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Studies on the phytoplankton ecology of the Trondheimsfjord. III. Dynamics of phytoplankton blooms in relation to environmental factors, bioassay experiments and parameters for the physiological state of the populations
Sakshaug, E.; Myklestad, S., Sverre (1973). Studies on the phytoplankton ecology of the Trondheimsfjord. III. Dynamics of phytoplankton blooms in relation to environmental factors, bioassay experiments and parameters for the physiological state of the populations. J. Exp. Mar. Biol. Ecol. 11(2): 157-188
In: Journal of Experimental Marine Biology and Ecology. Elsevier: New York. ISSN 0022-0981, more
Peer reviewed article  

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Keyword
    Marine

Authors  Top 
  • Sakshaug, E.
  • Myklestad, S.

Abstract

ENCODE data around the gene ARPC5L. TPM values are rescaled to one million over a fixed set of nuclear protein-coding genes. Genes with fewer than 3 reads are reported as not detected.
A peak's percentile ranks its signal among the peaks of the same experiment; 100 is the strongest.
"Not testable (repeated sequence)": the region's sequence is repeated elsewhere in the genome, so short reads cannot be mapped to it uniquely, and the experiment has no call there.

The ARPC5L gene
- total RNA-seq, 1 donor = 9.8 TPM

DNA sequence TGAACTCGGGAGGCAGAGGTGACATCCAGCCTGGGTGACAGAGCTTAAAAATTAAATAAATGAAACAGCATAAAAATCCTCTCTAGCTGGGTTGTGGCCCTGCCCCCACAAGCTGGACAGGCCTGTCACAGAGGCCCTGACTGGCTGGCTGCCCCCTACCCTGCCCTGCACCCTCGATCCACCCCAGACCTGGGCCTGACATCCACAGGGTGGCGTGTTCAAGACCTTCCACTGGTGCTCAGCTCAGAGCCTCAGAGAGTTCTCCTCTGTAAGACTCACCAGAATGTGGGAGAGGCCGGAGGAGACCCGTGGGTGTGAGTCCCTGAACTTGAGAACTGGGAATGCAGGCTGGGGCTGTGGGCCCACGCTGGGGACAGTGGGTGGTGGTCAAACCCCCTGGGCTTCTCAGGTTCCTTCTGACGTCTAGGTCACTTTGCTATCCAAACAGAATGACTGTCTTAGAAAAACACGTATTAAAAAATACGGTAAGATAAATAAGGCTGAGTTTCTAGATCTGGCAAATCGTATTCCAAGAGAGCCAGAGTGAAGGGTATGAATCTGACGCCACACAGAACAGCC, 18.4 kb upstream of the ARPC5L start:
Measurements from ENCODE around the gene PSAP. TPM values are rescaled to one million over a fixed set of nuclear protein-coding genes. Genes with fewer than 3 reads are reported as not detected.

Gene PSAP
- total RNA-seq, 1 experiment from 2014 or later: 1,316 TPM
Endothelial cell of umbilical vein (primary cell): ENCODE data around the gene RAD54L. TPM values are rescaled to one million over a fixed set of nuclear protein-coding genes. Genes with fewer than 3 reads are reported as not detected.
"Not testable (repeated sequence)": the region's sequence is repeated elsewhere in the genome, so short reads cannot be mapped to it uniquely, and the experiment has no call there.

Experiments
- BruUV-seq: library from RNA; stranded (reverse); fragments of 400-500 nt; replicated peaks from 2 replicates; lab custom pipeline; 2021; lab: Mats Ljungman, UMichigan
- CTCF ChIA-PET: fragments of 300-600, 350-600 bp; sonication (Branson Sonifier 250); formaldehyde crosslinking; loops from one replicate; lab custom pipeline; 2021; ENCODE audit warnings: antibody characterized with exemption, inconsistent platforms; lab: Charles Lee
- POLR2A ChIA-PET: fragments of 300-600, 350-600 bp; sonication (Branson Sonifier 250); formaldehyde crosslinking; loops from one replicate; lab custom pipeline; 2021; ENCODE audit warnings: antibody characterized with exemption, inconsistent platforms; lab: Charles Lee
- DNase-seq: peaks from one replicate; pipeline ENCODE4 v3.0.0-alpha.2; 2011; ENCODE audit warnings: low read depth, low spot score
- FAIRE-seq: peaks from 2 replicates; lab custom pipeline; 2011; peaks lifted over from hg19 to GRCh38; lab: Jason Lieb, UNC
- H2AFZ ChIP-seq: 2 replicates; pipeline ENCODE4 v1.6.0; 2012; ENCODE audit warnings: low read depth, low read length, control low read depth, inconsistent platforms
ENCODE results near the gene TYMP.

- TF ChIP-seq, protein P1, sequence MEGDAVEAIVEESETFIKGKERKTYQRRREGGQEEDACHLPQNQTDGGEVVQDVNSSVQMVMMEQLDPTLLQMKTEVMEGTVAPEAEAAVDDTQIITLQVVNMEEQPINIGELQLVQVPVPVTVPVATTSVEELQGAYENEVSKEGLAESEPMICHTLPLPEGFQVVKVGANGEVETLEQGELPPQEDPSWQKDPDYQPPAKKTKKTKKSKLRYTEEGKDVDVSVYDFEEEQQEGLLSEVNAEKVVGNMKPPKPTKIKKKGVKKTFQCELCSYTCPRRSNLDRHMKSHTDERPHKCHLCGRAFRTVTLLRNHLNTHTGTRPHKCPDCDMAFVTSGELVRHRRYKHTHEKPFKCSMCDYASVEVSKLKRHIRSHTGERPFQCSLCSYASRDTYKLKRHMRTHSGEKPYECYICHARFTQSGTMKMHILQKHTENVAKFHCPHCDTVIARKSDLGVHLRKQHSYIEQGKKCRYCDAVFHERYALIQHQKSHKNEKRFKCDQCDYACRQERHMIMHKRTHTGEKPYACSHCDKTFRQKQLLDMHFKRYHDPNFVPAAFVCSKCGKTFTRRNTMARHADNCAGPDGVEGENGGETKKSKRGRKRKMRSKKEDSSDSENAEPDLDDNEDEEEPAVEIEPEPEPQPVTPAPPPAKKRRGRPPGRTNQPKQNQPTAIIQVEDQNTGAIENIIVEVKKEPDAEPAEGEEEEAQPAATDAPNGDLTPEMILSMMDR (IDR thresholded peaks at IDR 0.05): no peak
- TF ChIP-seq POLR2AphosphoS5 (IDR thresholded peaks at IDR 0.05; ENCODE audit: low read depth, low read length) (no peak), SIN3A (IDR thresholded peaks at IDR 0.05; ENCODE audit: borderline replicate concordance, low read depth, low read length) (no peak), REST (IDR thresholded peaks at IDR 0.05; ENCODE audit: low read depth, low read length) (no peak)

Quantitative phytoplankton sampling was carried out at weekly intervals at 1 station in the central part of the Trondheimsfjord and at irregular intervals at 1 station near Trondheim Harbout during March-October, 1970 and 1971. Various developmental stages of diatom blooms have been observed, which have been related to variations in freshwater discharge, hydrography, nutrients (nitrate, orthophosphate, and reactive silicate in sea water and river water), light, the results of bioassay experiments, parameters for the physiological state of natural phytoplankton populations, and to data on phytoplankton and hydrography collected during 1963-1969. 2 spring blooms of diatoms are persistent from year to year in the area. The 1st one starts in March, triggered by an increase in the incident radiation and culminates in early April. It develops analogously to a batch culture and is nourished mainly by nutrients accumulated during the winter. The 2nd takes place in brackish waters during May-June concomitant with floods in rivers. The magnitude of its populations corresponds to discharge maxima unless disturbed by hydrographical irregularities and heavy grazing by Calanus finmarchicus (Cunnerus). This bloom is analogous to a continuous culture and is nourished by nutrient in entertainment water and to a lesser extent by those in the river water. Furthermore, the unpredictable development of diatom blooms in the autumn seems to follow peaks in the discharge unless prevented by too low salinity and poor incident light. In autumns of little discharge and with turbulence in the upper 5-10 m dinoflagellates predominate. In high salinity waters N2) seems generally more limiting than phosphorus for phytoplankton growth. The N/P atomic ratio of such waters with no phytoplankton growth was 10-12 in contrast to 13- 18 in the phytoplankton. Due to the high N/P ratio of 40-50 in river water, P was more limiting than N in some brackish waters. On 2 occasions trace metals seemed to be the most limiting.

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